• Two vaccines are now available to help prevent two types of HPV associated cancer. The current recommendation is that both boys and girls receive the vaccine between the ages of 11 and 12 years old. Boys can receive that vaccine between 13 and 21 and girls between 13 and 26 as a catch up period.
    • Truvada: Truvada is a drug that is now available to help prevent transmission of HIV and indicated for use in high-risk populations.

 

When Genital Pain Limits Sex

Both men and women can have pain that is so severe that it limits their enjoyment of sex, or prevents sexual pleasure completely. There are many syndromes and diseases that can cause pain with sex. As we covered earlier, STI’s can influence pain, as well as other conditions such as non-bacterial prostatitis, vulvodynia, vaginismus, pudendal neuralgia, as well as many more. These diseases and conditions can be influenced by poorly functioning pelvic floor muscles and vice versa. Keep an eye out for future blog posts devoted entirely to these conditions.  It is possible to have tight and tender pelvic floor muscles as a result of an infective process, injury, or they may arise on their own idiopathically.

 

What to do if you have pain

First off, don’t panic.  Pelvic pain is relatively common, some studies estimate chronic pelvic pain rates being higher than 25%. You are not alone. It is important, though, to act swiftly to identify the culprit. The majority of pelvic pain is treatable, but the process is much easier when started earlier on in the pain cycle.

Go to your doctor to rule out any infective or disease process that may be causing your pain. The best case scenario is that a short course of treatment will do the trick. Unfortunately, often times the root cause is not identified on the first trip to the doctor and your results may come back negative for any infectious agent or systemic condition. This is common for many of the patients we see at Beyond Basics. If this happens to you, consider going to a pelvic pain specialist, whether physician or pelvic floor physical therapist, for more precise testing.

It is important to remember not all physicians are trained to recognize dysfunction of the musculoskeletal system, although the number of those who are trained is growing. Indications of musculoskeletal dysfunction are: pain that changes with changes in activity or position, pain that does not go away once the original disease or infection is treated or cured, or pain that can not be correlated to a specific systemic dysfunction. It is important to remember that musculoskeletal dysfunction in the pelvis can mimic, or be the cause of, bladder, bowel and sexual dysfunction.

If you believe your pain is musculoskeletal in nature or even think it might be, it is important to be examined by a skilled pelvic floor physical therapist and not all pelvic floor physical therapists are well trained. Pelvic floor physical therapists can determine if muscles and/or nerves are playing a role in your pain, and then treat the dysfunctional muscles and tissues to allow you to return to your old activities. When looking for a pelvic floor physical therapist, it is important to inquire whether or not they do internal work, both vaginally and rectally, and to ask about their training and experience.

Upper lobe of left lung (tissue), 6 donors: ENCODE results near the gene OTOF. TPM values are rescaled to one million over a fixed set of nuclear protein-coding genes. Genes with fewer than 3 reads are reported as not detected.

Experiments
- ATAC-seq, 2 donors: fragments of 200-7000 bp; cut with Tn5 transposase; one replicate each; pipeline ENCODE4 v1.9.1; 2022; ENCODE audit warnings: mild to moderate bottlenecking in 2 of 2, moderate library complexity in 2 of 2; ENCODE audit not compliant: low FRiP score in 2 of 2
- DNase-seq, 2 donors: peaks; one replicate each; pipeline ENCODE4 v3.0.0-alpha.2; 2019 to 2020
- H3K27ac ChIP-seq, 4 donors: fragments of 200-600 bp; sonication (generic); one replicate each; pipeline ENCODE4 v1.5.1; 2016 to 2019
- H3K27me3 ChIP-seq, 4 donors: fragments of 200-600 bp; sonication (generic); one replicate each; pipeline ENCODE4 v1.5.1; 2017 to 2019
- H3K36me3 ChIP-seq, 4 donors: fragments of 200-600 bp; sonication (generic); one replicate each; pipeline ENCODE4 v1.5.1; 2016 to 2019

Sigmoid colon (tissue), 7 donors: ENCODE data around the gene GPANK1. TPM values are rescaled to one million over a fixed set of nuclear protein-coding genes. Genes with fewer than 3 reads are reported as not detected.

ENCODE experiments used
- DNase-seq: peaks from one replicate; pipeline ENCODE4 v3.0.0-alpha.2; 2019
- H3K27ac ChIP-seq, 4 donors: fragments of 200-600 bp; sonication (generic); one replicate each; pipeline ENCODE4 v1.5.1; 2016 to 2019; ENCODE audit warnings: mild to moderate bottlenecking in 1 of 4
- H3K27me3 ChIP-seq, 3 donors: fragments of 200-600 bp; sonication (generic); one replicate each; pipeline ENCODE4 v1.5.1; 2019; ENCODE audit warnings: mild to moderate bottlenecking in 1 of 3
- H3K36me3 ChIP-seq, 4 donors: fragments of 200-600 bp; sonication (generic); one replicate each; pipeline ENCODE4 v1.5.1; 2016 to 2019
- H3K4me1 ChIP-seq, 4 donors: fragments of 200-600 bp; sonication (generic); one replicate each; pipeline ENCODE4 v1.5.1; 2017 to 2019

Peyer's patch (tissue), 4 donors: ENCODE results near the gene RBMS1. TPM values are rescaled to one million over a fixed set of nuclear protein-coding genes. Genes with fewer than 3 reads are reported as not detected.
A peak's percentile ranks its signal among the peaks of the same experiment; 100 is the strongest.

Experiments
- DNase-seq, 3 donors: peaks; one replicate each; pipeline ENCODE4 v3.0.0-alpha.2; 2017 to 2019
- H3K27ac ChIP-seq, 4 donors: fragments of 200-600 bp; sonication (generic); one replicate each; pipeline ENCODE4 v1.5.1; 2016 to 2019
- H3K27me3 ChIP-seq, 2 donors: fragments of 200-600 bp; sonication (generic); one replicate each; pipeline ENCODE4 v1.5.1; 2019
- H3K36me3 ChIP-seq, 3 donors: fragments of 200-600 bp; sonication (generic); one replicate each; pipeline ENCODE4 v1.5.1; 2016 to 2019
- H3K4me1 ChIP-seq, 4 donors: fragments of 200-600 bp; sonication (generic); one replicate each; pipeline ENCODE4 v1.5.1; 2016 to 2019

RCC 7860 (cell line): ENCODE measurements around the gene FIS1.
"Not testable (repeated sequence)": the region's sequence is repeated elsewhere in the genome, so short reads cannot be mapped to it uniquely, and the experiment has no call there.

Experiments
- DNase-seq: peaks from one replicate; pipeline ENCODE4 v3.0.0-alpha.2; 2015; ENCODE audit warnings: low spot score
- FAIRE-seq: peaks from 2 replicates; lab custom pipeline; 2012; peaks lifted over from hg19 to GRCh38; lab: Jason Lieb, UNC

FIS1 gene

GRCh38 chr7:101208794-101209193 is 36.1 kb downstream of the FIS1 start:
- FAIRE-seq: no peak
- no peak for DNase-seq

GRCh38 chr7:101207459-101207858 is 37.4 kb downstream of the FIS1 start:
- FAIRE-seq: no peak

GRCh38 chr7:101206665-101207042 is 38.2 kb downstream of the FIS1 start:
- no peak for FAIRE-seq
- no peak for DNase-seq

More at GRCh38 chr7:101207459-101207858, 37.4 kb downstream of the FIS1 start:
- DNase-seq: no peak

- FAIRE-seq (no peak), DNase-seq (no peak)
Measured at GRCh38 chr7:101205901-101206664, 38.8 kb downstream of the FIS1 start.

At Beyond Basics we are experts at treating sexual pain as well as screening our patients and referring them on to the correct physicians to help treat any systemic causes of pain. We value a holistic approach to treating sexual pain, and strive to provide our patients with the best care possible. If you are in the New York area, another state, or even abroad and are suffering from sexual pain, please consider starting your healing journey with us.  We have an extensive ‘out of town’ program:  URL for program.

 

Resources:

STI Awareness and Counselling Services

American Sexual Health Association: http://www.ashasexualhealth.org/

Planned Parenthood: www.plannedparenthood.org

 

  • Services provided
    • STI screening/counseling
    • HPV vaccine
    • Male reproductive health exams
    • Pregnancy tests and counseling
    • Health insurance screening and enrollment

NYC STI Clinics and Services: http://www1.nyc.gov/site/doh/services/clinics.page

 

Sexual Assault Counseling:

 

RAINN: Rape Assault Incest National Network: https://centers.rainn.org/

-800.656.HOPE

  • Services provided (free or low cost):
    • Counseling
    • Medical Attention/ Hospital Accompaniment
    • Victim assistance/ advocacy
    • Legal/ Justice System advocacy
    • Emergency Shelter

Pelvic Pain Resources:

International Pelvic Pain Society: www.pelvicpain.org

 

International Society of the Study of Women’s Sexual Health: www.isswsh.org

www.pelvicpain.org

 

Heal Pelvic Pain

By: Amy Stein DPT

http://www.healpelvicpain.com/

Healing Pelvic and Abdominal Pain DVD

By: Amy Stein DPT

http://www.healingpelvicandabdominalpain.com/

 

Explain Pain

By: David Butler

https://www.amazon.com/Explain-Pain-David-Butler/dp/0987342665?ie=UTF8&hvadid=49868747328&hvdev=c&hvexid=&hvnetw=g&hvpone=&hvpos=1t1&hvptwo=&hvqmt=b&hvrand=9859257768995611935&ref=pd_sl_1tz644lwle_b&tag=googhydr-20

Healing Painful Sex

By:   Deborah Coady, MD and Nancy Fish, PhD

 

The Pain No One Wants to Talk About

https://beyondbasicsptblog.com/2015/05/13/the-pain-no-one-wants-to-talk-about/ When

When Sex Hurts

By: Andrew Goldstein, MD and Caroline Pukall, PhD

 

Sources:

 

International Pelvic Pain Society:  www.pelvicpain.org

 

International Society of the Study of Women’s Sexual Health:  www.isswsh.org (confirm url)

 

Ahangari A. Prevalence of Chronic Pelvic Pain Among Women: An Updated Review. Pain Physician. 2014;17(2) E141-7

 

Barrow R, Berkel C, Brooks L. Traditionally Sexually Transmitted Disease Prevention and Control Strategies: Tailoring for African American Communities.  Sex Transm Dis. 2008 Dec; 35 (12 sUPPL): s30-9

 

Katz A, Lee M, Wasserman G, et al. Sexually Transmitted Disease (STD): A Review of the CDC 2010 STD Treatment Guidlines and Epidemiologic Trends of Commone STDs in Hawai’i. Hawaii J Med Public Health. 2012 Mar; 71(3): 68-73

Mayo Clinci Staff. Sexually Transmitted Diseases (STDs). http://www.mayoclinic.org/diseases-conditions/sexually-transmitted-diseases-stds/home/ovc-20180594. [Accesses August 17, 2016]